How to Make Time

Deadlines and daily chaos are the enemy of long-term thinking—we convened to find ways to create space to think

When you’re struggling to keep up with the day-to-day demands of an unrelenting news cycle, it can feel impossible or even frivolous to spend time on self reflection. But it’s more important than ever to carve out space to think proactively about the shape of our work and how we take care of ourselves in the midst of it. Pursuing a deeper understanding of our goals, motivations, and patterns can transform our work and our lives. It helps us change direction when we feel stuck and allows us to identify the warning signs of burnout before we’re completely gutted.

Knowing that, but also knowing how difficult it is to actually make time for that sort of introspection, Millie Tran and I decided to lead a session at SRCCON:WORK. We wanted to carve out time for goal setting and reflection, and brainstorm specific ways to incorporate long-term thinking into our daily lives. Here are some of the things we learned.

What Do You Want?

We started the conversation by taking time to reflect on goals and areas for growth. We used an exercise that I learned from a former editor: more of, less of, eliminate. It’s a framework I’ve used over the years to reflect on what’s working, what’s not, and what needs to change.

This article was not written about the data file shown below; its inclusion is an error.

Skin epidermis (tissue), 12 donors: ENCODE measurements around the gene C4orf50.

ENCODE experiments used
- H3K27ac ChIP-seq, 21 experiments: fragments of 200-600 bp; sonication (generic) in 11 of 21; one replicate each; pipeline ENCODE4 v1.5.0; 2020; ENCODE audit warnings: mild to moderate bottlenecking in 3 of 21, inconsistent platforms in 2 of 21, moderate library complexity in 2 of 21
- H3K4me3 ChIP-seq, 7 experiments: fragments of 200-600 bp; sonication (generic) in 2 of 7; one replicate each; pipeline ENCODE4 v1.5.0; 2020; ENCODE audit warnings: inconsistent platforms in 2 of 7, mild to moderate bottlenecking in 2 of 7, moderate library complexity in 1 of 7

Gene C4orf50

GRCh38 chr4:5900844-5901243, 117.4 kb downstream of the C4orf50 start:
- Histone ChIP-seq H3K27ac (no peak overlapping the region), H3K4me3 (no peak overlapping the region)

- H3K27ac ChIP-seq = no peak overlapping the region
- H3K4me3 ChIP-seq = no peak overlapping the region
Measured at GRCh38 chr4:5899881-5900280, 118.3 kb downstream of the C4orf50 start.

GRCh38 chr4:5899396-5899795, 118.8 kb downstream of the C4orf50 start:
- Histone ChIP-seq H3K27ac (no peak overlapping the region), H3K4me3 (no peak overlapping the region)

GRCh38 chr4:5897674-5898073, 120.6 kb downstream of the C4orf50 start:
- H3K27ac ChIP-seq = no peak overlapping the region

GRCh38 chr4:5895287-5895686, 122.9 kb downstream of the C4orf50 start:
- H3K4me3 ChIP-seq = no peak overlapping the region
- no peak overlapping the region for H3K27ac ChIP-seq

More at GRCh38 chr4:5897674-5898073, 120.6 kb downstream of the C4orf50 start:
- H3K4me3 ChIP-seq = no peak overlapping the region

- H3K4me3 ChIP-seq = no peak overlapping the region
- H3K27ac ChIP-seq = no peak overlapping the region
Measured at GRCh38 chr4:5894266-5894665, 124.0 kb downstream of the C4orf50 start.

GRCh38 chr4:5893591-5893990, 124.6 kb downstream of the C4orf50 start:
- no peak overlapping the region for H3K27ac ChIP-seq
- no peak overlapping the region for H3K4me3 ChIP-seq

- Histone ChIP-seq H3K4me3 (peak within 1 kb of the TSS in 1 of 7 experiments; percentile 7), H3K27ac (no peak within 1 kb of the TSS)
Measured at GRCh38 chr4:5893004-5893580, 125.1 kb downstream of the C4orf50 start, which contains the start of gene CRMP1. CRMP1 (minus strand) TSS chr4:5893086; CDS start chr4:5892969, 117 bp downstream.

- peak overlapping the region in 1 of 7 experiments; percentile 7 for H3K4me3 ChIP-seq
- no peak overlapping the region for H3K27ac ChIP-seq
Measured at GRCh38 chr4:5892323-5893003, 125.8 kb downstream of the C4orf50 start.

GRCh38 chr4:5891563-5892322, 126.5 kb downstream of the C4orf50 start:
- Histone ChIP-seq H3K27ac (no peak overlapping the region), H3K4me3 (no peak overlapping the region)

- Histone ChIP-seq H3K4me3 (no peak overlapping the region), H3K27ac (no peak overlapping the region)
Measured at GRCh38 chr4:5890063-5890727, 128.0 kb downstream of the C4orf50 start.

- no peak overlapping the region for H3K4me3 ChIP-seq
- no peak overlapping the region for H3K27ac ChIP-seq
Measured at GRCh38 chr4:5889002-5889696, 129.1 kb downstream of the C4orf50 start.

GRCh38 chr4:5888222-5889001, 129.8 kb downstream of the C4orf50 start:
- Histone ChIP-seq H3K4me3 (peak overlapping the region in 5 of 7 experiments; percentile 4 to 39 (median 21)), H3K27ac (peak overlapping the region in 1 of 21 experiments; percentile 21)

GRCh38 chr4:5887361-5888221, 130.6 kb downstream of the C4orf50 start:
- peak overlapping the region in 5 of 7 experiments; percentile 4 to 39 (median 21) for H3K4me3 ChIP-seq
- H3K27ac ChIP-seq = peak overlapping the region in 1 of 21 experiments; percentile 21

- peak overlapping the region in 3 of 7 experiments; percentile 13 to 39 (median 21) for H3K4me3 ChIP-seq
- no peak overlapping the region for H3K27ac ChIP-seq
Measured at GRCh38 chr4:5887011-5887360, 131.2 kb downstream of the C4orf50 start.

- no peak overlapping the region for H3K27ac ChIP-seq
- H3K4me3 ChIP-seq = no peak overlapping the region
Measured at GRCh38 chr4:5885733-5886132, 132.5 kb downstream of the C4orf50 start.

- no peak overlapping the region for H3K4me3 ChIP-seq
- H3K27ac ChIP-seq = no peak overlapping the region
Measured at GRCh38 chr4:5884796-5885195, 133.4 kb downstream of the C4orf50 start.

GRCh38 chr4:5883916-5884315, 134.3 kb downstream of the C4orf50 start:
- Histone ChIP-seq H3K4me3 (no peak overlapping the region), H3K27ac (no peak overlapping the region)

You can adapt this structure in whatever way works for you. The point is to have a simple and consistent way to check in with yourself about how things are going. Do you have five minutes right now? Try it out:

More of: What do you want to be doing more of? What energizes you? In the last year, which projects felt the most fulfilling and creatively satisfying?

Less of: What do you want less of in your life? These may be the things that deplete you, or that have gotten out of balance. Maybe you used to love speaking at conferences, but now you find yourself more drawn to family time and quiet weekends. What dials need to be adjusted?

Eliminate: Sometimes figuring out what you want is a process of elimination. What doesn’t work for you? Is there anything that needs to be completely cut out of your life and work? This is the stuff that can really cue you into what needs to change. Is there work that you dread every single time? Are there aspects of your life or career that make you feel smaller, or further away from yourself?

This exercise, or your version of it, is a helpful thing to return to at regular intervals. As we change and grow so do our goals and desires, but it’s easy to lose track of what we want when we don’t check in.

Making It Happen

The rest of our session was spent brainstorming actionable ways to incorporate more reflection and self-care into our schedules. Here are just a few of the ideas that the group shared:

  • Living out your values. What do you value most? What do you want your life to look like? Knowing the answers to those questions can help you hone your vision. Your idea of a successful life might not match society’s, and that’s very okay.